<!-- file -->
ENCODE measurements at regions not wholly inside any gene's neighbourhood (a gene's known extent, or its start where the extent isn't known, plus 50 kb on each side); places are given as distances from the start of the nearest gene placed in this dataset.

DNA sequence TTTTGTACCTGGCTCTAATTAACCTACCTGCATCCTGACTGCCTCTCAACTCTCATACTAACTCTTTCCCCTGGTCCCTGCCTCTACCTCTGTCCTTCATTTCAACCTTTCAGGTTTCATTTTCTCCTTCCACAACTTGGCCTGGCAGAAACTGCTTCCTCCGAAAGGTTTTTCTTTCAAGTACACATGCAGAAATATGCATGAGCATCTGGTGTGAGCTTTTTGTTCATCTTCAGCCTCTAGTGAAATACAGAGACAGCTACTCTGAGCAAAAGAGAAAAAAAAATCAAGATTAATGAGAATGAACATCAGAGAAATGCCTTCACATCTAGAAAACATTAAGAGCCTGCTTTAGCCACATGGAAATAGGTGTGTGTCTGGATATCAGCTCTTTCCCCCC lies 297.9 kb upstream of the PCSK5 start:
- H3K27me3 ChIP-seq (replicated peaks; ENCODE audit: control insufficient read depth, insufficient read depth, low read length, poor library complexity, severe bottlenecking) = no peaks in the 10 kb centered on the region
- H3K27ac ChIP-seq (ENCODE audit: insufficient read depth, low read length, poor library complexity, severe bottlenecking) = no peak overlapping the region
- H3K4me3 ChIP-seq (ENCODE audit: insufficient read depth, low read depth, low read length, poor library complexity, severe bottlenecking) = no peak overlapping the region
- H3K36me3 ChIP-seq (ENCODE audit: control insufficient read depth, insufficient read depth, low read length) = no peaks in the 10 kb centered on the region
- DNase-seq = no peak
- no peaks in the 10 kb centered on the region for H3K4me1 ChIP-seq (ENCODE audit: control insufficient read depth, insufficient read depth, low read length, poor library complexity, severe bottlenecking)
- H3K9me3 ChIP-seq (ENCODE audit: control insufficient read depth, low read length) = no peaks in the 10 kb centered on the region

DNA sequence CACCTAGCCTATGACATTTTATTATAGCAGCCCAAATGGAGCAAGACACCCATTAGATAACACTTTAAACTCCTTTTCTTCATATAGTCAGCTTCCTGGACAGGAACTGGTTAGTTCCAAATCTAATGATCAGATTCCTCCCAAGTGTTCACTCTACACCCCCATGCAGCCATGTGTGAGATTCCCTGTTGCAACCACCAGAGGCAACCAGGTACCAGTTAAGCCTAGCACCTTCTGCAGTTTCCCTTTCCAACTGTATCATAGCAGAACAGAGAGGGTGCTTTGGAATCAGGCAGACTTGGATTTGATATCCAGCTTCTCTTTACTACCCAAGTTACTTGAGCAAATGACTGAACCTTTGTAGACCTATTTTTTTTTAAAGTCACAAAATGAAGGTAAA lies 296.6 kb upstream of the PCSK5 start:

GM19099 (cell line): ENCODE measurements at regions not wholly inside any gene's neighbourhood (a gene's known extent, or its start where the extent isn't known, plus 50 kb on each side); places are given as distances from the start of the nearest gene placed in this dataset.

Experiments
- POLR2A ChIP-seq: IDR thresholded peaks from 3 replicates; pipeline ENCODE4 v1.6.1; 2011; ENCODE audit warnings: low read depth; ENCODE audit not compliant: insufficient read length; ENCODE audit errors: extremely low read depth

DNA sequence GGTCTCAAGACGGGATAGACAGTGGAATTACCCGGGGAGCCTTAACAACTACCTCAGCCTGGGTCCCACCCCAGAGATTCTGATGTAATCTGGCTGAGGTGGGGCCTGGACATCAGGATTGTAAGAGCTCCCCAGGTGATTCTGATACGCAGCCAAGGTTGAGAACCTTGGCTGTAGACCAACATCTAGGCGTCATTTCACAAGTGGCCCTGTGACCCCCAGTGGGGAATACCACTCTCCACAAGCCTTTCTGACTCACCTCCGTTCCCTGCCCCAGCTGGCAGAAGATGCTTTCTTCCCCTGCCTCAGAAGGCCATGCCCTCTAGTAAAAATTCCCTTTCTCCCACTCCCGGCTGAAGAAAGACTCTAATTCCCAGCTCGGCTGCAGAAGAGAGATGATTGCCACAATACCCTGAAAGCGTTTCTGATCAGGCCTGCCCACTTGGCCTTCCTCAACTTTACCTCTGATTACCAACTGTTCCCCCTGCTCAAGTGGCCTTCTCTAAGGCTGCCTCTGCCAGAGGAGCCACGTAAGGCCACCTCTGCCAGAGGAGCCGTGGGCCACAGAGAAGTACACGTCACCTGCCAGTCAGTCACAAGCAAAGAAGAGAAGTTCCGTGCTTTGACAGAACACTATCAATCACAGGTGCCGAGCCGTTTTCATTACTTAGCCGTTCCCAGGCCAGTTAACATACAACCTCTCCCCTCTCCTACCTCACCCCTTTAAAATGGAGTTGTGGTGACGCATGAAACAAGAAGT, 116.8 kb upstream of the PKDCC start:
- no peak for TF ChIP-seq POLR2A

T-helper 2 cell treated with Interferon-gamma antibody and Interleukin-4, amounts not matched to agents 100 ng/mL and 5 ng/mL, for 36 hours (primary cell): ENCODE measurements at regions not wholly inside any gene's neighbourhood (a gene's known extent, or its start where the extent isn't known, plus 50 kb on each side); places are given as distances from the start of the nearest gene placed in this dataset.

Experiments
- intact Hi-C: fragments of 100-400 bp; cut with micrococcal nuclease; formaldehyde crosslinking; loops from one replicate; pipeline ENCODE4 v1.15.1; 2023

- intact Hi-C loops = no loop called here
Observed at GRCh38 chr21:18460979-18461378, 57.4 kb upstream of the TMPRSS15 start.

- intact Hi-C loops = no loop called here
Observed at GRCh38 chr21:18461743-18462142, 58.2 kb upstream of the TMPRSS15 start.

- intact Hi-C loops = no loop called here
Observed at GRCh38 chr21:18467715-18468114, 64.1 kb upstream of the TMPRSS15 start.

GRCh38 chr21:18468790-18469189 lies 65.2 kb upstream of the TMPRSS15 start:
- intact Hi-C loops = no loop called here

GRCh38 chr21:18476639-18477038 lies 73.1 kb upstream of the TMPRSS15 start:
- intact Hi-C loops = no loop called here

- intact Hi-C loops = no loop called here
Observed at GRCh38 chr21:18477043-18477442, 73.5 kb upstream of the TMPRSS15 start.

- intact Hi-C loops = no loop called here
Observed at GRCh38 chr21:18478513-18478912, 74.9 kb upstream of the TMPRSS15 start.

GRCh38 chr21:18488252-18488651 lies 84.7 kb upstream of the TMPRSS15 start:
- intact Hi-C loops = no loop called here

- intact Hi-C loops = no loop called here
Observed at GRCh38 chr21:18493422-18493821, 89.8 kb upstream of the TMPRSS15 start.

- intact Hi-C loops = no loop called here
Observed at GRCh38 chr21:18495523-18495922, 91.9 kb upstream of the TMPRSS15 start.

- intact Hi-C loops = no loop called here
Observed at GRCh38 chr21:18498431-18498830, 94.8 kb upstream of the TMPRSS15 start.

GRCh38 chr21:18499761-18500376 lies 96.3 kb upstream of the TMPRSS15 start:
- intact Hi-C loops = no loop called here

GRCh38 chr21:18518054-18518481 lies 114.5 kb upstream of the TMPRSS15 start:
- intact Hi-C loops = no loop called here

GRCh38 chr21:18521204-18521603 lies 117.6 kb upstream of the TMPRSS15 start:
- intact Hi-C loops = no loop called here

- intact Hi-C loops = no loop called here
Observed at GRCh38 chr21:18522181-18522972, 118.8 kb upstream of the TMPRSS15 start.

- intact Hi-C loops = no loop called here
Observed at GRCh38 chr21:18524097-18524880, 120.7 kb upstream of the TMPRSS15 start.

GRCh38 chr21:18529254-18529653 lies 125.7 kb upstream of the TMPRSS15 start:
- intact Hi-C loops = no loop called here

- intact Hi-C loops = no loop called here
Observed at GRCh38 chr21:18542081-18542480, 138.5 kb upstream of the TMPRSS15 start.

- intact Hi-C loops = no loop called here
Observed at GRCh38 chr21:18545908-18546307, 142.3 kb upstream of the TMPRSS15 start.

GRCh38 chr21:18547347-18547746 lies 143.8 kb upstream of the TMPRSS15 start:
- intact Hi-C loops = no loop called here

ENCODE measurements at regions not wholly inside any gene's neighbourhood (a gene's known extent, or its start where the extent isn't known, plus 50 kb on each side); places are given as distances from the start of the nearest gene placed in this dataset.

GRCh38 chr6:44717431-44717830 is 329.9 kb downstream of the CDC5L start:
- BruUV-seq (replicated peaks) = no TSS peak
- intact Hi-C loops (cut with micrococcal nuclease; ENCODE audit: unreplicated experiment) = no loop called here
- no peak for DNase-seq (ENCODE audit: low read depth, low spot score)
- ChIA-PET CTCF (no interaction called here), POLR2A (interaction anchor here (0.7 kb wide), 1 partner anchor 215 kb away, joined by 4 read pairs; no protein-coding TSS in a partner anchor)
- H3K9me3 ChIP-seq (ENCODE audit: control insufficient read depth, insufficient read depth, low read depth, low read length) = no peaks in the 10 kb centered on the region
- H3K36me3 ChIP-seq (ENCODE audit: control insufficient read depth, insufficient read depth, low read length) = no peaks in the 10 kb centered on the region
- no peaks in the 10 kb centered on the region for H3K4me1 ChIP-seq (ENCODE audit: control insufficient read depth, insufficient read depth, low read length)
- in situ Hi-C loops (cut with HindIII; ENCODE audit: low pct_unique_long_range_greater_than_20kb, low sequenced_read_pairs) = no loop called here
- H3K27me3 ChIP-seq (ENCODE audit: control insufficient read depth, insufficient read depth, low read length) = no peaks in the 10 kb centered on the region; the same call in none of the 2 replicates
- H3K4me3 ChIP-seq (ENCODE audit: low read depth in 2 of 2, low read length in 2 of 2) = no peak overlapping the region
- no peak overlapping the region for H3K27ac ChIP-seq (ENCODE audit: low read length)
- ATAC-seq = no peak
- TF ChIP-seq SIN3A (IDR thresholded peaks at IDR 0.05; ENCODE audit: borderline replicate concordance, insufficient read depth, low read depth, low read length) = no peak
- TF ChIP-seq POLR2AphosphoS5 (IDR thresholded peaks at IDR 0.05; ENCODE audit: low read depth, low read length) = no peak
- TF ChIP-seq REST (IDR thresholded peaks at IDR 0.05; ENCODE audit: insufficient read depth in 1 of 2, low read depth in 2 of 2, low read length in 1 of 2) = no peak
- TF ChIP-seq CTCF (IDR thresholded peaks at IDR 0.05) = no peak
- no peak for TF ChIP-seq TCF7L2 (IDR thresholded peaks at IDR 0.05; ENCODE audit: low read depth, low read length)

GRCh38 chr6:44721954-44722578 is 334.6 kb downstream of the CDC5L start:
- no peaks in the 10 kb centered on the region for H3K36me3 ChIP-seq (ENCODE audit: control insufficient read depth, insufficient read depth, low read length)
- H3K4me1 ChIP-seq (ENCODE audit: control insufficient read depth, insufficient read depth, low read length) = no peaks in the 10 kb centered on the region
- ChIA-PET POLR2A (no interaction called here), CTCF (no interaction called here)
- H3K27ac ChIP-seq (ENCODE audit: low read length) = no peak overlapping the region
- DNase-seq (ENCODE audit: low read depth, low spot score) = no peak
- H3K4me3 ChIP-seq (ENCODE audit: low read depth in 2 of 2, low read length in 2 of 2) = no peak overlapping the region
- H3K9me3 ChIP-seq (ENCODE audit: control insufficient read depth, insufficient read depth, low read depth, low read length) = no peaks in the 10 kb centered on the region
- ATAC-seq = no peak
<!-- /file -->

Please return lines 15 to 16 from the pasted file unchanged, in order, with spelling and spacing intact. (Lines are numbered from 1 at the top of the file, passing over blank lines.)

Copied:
- no peak for TF ChIP-seq POLR2A

T-helper 2 cell treated with Interferon-gamma antibody and Interleukin-4, amounts not matched to agents 100 ng/mL and 5 ng/mL, for 36 hours (primary cell): ENCODE measurements at regions not wholly inside any gene's neighbourhood (a gene's known extent, or its start where the extent isn't known, plus 50 kb on each side); places are given as distances from the start of the nearest gene placed in this dataset.